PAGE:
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Rock Groynes

Groynes are often thought of as one end of a rock sill. Deflecting or repelling groynes are often used to push water away from severely eroding banks. Sediment often builds up between the groynes where a succession of grasses, bushes and eventually trees grow. Groynes are often installed as part of a bank stabilization effort to further increase fish habitat while controlling stream flow direction and velocity.  They are designed to slow the flow of water and reudce the risk of sending an erosion problem downstream.  The KWRC and our partners have been able to install 57 rock groyne structures throughout our watershed (2017).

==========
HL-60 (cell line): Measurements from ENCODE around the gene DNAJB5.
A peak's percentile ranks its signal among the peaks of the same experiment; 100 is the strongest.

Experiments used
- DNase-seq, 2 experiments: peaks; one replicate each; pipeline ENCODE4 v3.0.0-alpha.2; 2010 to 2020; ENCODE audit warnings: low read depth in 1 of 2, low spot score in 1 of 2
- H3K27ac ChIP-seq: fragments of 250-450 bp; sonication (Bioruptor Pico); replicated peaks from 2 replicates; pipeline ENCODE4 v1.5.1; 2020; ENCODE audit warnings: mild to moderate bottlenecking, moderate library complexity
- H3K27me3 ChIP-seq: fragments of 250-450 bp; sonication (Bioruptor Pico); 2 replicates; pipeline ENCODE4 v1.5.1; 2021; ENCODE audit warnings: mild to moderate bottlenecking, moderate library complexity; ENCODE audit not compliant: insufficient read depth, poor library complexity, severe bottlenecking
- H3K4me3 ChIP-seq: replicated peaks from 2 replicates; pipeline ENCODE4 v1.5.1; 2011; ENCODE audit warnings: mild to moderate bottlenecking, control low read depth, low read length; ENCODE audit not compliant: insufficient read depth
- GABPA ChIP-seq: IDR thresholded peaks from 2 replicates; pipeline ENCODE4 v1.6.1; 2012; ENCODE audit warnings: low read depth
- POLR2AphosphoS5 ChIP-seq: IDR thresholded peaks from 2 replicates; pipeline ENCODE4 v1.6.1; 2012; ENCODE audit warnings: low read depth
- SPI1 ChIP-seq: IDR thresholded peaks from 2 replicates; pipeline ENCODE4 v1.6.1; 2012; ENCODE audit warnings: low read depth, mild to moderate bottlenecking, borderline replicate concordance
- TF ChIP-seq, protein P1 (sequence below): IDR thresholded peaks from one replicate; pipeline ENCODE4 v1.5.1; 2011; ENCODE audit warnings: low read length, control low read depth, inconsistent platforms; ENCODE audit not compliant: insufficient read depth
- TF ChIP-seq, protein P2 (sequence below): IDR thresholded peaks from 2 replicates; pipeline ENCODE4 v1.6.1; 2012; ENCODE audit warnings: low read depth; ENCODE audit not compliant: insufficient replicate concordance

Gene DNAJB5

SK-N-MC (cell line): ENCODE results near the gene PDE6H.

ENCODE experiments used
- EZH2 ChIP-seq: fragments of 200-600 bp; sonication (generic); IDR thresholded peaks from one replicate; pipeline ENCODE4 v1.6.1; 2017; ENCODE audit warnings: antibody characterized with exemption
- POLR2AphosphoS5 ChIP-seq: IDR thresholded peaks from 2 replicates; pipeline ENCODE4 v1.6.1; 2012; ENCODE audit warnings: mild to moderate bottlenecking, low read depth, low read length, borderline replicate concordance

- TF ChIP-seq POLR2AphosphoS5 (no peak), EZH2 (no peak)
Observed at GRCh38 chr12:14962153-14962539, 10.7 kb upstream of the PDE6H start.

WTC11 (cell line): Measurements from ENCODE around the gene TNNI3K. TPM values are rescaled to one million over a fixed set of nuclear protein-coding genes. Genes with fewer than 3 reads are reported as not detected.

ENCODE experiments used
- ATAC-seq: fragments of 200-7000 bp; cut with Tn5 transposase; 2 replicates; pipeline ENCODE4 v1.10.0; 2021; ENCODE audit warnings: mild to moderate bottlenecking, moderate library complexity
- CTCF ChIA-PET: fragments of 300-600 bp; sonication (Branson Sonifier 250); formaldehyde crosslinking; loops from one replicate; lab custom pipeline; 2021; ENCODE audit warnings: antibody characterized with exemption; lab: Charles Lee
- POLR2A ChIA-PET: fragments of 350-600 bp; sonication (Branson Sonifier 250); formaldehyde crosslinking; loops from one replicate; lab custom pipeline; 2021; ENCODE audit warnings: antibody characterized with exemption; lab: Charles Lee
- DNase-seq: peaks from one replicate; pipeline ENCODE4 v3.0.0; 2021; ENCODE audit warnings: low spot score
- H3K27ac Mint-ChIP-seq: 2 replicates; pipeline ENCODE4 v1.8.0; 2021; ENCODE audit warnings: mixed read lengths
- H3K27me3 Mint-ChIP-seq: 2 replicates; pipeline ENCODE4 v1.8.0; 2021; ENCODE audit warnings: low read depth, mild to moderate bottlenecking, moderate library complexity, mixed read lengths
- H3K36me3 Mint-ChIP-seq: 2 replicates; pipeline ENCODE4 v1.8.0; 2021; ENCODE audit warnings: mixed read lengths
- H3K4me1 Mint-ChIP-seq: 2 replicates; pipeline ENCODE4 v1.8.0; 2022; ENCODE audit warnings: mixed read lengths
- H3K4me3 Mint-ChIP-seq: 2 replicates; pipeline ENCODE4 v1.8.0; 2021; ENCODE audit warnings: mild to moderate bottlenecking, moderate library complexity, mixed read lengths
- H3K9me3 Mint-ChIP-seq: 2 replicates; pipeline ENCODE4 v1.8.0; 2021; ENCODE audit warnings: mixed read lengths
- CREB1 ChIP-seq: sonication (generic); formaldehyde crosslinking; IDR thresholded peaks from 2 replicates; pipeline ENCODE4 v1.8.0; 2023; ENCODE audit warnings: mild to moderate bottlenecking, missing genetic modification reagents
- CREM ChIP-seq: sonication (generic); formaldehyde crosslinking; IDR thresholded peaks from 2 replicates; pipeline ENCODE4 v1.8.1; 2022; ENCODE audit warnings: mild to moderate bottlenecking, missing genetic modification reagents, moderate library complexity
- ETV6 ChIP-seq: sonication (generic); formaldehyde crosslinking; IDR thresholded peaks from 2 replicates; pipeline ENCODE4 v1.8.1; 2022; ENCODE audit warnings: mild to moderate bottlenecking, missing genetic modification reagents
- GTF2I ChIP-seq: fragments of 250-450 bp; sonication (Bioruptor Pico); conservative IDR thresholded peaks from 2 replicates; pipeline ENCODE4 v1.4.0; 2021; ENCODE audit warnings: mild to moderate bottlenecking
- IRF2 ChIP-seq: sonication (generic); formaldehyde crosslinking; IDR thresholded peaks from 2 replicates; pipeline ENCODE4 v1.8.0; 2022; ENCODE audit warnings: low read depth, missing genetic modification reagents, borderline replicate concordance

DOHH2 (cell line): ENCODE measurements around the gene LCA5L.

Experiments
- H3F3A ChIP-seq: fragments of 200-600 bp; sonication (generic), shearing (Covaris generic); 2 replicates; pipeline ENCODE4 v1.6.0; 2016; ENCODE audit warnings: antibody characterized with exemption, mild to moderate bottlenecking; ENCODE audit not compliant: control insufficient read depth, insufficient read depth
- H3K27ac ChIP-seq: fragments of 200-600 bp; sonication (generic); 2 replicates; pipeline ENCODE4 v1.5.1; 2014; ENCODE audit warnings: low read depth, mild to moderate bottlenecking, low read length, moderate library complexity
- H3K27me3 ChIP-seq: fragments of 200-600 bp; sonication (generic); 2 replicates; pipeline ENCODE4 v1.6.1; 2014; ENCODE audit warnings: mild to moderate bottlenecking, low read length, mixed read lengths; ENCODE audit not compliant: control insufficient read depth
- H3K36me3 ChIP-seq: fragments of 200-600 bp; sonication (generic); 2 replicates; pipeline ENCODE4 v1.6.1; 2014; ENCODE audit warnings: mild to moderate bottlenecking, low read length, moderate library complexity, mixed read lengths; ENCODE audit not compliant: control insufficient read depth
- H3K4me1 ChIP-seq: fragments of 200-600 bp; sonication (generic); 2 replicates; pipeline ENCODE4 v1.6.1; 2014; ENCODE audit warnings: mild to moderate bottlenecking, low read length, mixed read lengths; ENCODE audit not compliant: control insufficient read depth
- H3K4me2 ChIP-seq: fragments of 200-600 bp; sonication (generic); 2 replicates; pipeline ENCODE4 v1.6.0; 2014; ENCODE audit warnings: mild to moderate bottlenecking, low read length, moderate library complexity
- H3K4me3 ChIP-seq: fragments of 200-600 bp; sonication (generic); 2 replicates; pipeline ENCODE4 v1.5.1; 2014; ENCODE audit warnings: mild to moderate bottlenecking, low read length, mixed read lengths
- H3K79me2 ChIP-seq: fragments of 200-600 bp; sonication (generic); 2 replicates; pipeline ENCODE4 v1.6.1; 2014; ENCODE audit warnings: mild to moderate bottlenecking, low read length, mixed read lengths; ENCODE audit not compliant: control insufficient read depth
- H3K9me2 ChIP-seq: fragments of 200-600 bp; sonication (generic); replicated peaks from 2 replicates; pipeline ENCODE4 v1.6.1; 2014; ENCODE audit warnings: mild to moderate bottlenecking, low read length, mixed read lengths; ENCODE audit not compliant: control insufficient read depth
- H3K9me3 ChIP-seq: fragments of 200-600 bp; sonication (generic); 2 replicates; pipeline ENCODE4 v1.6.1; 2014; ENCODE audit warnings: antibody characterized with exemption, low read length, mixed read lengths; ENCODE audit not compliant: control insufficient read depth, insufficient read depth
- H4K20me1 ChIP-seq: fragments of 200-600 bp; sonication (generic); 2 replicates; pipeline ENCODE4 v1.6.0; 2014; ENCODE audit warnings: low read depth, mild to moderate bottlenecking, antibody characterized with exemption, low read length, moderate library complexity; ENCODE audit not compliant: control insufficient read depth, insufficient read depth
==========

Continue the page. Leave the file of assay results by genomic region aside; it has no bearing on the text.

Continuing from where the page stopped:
Benefits of Groynes:

1. Control flow direction and velocity on hardemed stream banks to reduce risk of downstream erosion.

2. Increase fish habitat.

3. Increase stream channel stability.

Looking down on a rock groyne installed on McNair Brook.

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